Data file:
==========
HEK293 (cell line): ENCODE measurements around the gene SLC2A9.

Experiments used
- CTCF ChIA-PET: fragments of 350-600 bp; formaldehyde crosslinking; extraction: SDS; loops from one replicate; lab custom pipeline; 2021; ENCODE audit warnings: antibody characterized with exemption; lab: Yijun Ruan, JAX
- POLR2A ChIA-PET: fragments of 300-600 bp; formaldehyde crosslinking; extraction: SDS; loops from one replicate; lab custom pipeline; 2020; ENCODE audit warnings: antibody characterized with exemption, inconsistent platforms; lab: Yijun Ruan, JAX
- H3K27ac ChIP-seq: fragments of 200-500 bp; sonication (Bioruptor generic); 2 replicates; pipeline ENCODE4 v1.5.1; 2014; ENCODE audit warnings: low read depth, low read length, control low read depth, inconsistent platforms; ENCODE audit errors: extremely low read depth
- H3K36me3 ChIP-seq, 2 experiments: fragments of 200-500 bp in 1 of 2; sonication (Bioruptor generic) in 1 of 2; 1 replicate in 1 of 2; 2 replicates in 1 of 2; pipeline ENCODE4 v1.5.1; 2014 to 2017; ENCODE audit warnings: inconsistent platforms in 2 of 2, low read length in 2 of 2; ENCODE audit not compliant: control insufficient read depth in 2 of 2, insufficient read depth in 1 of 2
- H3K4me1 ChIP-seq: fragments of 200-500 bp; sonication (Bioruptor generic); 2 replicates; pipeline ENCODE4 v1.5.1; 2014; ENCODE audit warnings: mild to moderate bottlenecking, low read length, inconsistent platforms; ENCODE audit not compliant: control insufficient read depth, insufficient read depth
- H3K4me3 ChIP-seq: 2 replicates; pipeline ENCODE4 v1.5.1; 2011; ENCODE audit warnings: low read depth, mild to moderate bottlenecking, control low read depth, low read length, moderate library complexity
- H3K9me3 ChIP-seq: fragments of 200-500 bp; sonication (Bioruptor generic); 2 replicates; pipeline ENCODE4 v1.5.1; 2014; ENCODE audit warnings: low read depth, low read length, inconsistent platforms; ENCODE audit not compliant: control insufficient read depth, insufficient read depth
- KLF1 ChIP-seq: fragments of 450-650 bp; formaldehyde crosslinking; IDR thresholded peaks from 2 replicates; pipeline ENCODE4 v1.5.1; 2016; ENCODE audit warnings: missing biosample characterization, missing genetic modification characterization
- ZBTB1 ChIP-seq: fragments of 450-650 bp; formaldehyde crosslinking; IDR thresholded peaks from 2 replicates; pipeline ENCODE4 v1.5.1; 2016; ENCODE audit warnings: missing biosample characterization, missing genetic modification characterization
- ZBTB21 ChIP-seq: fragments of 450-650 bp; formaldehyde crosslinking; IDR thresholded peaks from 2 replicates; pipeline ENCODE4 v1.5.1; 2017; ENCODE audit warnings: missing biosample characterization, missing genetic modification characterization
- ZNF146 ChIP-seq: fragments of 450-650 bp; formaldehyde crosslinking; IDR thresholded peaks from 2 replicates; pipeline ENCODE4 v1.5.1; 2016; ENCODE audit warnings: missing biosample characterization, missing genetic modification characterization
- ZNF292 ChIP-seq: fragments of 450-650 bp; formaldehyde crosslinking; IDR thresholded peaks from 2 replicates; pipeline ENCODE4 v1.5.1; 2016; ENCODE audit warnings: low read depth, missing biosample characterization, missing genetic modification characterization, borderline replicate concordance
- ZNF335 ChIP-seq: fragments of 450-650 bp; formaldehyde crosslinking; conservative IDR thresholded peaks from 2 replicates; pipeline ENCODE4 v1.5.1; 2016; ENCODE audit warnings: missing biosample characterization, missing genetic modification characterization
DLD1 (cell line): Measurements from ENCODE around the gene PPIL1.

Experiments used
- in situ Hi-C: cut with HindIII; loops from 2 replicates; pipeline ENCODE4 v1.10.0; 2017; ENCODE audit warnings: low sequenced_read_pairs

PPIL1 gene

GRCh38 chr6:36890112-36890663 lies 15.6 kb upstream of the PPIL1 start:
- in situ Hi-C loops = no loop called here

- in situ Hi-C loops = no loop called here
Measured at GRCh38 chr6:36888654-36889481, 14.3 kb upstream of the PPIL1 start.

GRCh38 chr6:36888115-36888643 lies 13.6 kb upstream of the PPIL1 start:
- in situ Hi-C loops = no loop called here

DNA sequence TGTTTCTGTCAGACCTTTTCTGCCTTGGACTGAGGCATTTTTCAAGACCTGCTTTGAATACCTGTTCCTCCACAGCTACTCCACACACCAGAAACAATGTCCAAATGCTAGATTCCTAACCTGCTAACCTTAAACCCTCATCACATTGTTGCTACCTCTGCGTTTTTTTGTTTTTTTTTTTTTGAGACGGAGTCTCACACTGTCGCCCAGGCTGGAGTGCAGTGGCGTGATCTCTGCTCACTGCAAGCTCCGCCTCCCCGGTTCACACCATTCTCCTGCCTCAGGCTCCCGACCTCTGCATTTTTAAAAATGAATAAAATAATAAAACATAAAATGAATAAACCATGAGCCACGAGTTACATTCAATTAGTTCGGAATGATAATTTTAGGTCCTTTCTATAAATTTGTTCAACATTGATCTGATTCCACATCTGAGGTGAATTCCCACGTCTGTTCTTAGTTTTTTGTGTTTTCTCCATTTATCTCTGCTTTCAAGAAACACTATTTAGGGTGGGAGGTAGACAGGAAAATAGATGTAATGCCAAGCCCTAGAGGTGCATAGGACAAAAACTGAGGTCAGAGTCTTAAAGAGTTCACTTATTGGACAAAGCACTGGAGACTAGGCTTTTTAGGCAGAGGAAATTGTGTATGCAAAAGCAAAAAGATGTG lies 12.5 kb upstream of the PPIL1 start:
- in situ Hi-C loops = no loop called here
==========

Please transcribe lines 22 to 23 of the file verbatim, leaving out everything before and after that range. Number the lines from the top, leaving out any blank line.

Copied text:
- in situ Hi-C loops = no loop called here
Measured at GRCh38 chr6:36888654-36889481, 14.3 kb upstream of the PPIL1 start.